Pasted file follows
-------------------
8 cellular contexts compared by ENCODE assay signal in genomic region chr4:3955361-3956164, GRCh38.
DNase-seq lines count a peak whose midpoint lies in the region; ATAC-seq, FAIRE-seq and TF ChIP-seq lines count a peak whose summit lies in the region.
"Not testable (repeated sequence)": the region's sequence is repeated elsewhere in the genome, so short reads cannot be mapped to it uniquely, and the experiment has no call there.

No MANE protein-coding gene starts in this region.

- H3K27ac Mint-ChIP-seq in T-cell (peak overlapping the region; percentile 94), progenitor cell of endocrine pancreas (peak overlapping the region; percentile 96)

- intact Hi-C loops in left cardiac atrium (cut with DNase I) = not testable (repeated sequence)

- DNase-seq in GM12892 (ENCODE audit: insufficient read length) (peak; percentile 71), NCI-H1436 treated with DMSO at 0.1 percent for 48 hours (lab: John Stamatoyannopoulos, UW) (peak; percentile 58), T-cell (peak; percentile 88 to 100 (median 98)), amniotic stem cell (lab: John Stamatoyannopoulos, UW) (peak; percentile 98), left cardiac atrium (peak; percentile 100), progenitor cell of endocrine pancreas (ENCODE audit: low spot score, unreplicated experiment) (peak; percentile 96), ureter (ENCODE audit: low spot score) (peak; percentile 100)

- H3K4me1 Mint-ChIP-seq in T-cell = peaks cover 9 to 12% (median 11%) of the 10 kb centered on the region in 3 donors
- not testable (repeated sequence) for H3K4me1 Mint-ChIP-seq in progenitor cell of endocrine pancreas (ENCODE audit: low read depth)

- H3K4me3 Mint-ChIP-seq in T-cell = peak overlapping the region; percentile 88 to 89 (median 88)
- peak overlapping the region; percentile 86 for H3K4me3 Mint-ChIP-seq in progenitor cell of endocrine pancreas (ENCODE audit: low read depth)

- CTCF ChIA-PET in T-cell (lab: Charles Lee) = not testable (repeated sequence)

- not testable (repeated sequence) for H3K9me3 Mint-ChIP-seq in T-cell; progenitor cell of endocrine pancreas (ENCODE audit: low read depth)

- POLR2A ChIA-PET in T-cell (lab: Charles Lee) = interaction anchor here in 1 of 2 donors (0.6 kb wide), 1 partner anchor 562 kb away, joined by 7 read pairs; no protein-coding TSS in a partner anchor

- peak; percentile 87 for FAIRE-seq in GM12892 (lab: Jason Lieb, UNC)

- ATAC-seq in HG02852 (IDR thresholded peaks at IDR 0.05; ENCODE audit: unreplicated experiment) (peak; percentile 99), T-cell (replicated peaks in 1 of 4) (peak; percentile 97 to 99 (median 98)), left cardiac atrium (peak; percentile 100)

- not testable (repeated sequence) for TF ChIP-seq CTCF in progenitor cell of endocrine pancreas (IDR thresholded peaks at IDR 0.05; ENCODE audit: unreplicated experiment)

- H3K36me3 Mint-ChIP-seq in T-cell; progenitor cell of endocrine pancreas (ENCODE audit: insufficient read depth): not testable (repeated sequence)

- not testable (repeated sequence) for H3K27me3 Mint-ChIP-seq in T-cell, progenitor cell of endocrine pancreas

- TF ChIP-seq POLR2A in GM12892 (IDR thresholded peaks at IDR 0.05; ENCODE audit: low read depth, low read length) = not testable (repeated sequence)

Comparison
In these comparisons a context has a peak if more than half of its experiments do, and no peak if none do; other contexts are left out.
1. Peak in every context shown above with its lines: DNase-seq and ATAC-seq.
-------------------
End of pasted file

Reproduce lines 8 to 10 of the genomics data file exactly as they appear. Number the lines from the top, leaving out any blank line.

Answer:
- H3K4me1 Mint-ChIP-seq in T-cell = peaks cover 9 to 12% (median 11%) of the 10 kb centered on the region in 3 donors
- not testable (repeated sequence) for H3K4me1 Mint-ChIP-seq in progenitor cell of endocrine pancreas (ENCODE audit: low read depth)

- H3K4me3 Mint-ChIP-seq in T-cell = peak overlapping the region; percentile 88 to 89 (median 88)